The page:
Remember earlier this summer when the National Weather Service made a big fuss over it’s introduction of its “new and better” GFS version?  The model was designed to oust the euro as world’s best.  Dorian has been the first big test for the new GFS.  So far, so bad.  But, things change.  Let’s see how it plays out.

Stuff

The director of the Internal Revenue Service during the mid 1940’s later went to jail for failing to pay his income taxes.

Models change

Thursday, August 29, 2019  6 P.M.

Models diverge from National Hurricane Center

First Dorian was forecast to make landfall along the Florida east coast late Saturday.  Then early Sunday.  Latest forecast is for about Midnight Monday morning.  The later it gets, the more problems it’ll create.

Latest GFS products and several other models slow it even more – with one model actually holding off landfall until Tuesday!  The delay will allow the storm to sit off the coast (probably SE Florida) for 2-3 days.  That could create almost unbelievable shore erosion  along the east coast of the northern two-thirds of the east coast of Florida as well as parts of Georgia’s  coast.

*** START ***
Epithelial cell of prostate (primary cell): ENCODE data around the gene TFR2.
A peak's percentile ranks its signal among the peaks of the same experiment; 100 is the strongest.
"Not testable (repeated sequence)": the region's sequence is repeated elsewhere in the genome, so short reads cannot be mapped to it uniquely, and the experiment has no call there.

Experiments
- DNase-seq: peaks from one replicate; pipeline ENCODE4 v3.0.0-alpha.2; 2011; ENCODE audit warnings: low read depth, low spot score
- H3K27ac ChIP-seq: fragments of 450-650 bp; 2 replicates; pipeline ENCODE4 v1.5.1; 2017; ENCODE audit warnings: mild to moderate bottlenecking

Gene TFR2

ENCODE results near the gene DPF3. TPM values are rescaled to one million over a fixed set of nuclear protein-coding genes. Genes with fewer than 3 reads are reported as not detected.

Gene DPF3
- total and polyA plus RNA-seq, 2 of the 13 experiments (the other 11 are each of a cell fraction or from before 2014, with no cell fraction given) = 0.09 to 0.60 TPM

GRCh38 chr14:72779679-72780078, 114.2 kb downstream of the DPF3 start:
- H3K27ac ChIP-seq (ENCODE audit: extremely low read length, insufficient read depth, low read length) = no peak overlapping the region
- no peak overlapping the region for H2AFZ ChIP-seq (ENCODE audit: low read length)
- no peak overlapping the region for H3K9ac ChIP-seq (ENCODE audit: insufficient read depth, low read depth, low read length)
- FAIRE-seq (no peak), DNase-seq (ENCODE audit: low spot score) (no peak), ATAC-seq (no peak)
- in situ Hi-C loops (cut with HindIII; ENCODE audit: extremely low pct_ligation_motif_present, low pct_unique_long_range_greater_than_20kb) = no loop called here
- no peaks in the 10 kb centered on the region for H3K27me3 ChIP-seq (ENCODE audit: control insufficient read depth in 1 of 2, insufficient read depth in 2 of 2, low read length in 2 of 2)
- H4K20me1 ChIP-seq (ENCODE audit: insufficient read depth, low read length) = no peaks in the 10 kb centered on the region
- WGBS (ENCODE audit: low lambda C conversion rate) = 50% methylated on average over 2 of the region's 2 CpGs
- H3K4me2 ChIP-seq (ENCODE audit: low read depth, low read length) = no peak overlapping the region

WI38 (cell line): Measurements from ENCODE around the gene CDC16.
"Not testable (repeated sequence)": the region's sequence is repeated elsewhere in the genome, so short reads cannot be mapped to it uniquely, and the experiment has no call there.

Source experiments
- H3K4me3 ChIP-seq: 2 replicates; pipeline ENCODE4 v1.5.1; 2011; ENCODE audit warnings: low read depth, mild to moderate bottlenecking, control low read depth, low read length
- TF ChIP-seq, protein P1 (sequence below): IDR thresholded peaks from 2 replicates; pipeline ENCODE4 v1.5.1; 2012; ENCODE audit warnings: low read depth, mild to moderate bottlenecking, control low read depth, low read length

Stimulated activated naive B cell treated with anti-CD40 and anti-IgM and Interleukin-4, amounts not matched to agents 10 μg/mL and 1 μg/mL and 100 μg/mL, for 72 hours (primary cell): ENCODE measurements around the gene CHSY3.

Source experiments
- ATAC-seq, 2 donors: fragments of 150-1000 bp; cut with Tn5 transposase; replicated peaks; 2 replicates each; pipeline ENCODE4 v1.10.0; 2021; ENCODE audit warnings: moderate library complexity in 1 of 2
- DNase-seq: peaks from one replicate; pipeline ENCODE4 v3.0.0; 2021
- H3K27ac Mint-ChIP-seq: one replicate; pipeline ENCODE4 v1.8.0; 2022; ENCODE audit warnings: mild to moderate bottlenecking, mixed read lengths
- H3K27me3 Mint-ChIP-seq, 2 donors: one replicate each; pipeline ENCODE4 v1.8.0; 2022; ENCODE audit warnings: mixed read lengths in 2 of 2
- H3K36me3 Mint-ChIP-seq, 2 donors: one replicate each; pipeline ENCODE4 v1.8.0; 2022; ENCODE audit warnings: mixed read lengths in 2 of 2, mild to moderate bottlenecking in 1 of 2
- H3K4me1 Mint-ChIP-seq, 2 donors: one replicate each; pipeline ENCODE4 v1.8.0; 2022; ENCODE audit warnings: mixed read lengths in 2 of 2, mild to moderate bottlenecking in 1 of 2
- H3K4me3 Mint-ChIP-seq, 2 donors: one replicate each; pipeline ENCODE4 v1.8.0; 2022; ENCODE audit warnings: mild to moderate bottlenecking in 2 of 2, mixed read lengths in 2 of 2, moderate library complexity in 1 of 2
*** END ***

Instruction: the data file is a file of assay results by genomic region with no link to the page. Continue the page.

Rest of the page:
Hurricane Center is projecting max winds around 130 mph at landfall.  That may be a tad on the high side, but the extremely slow motion of the storm combined with the expected winds could wipe out many beaches due to the prolonged storm surge.

Hopefully, things will change over the next few days, but, if not, prepare for the worst for the northern 2/3 of Florida’s east coast.  If you have interests along the Gulf (west) Coast of Florida, no big deal.  Few, if any, problems there.

There’s still plenty of time for things to change, but right now it’s not looking good.

Not much rain

Tuesday, july 16, 2019

Barry’s remains continue to fall apart.  Now looks like we’ll see about 2-4 hours of rain (mostly) during the morning rush hour.  Amount of rain now looks as though it’ll be roughly 1/2″ or less.